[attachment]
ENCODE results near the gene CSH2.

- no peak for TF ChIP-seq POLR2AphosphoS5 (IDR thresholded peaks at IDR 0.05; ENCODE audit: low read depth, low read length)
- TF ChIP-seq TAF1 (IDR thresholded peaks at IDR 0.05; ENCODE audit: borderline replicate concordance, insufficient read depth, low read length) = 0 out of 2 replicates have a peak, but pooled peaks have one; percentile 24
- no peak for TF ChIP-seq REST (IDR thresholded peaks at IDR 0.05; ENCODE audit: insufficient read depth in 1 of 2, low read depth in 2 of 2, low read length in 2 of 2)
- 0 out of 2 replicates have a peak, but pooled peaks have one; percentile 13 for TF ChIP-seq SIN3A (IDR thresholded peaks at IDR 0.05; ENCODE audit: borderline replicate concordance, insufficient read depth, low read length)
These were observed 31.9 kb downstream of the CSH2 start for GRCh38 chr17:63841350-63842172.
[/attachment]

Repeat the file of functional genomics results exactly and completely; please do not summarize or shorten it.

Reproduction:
ENCODE results near the gene CSH2.

- no peak for TF ChIP-seq POLR2AphosphoS5 (IDR thresholded peaks at IDR 0.05; ENCODE audit: low read depth, low read length)
- TF ChIP-seq TAF1 (IDR thresholded peaks at IDR 0.05; ENCODE audit: borderline replicate concordance, insufficient read depth, low read length) = 0 out of 2 replicates have a peak, but pooled peaks have one; percentile 24
- no peak for TF ChIP-seq REST (IDR thresholded peaks at IDR 0.05; ENCODE audit: insufficient read depth in 1 of 2, low read depth in 2 of 2, low read length in 2 of 2)
- 0 out of 2 replicates have a peak, but pooled peaks have one; percentile 13 for TF ChIP-seq SIN3A (IDR thresholded peaks at IDR 0.05; ENCODE audit: borderline replicate concordance, insufficient read depth, low read length)
These were observed 31.9 kb downstream of the CSH2 start for GRCh38 chr17:63841350-63842172.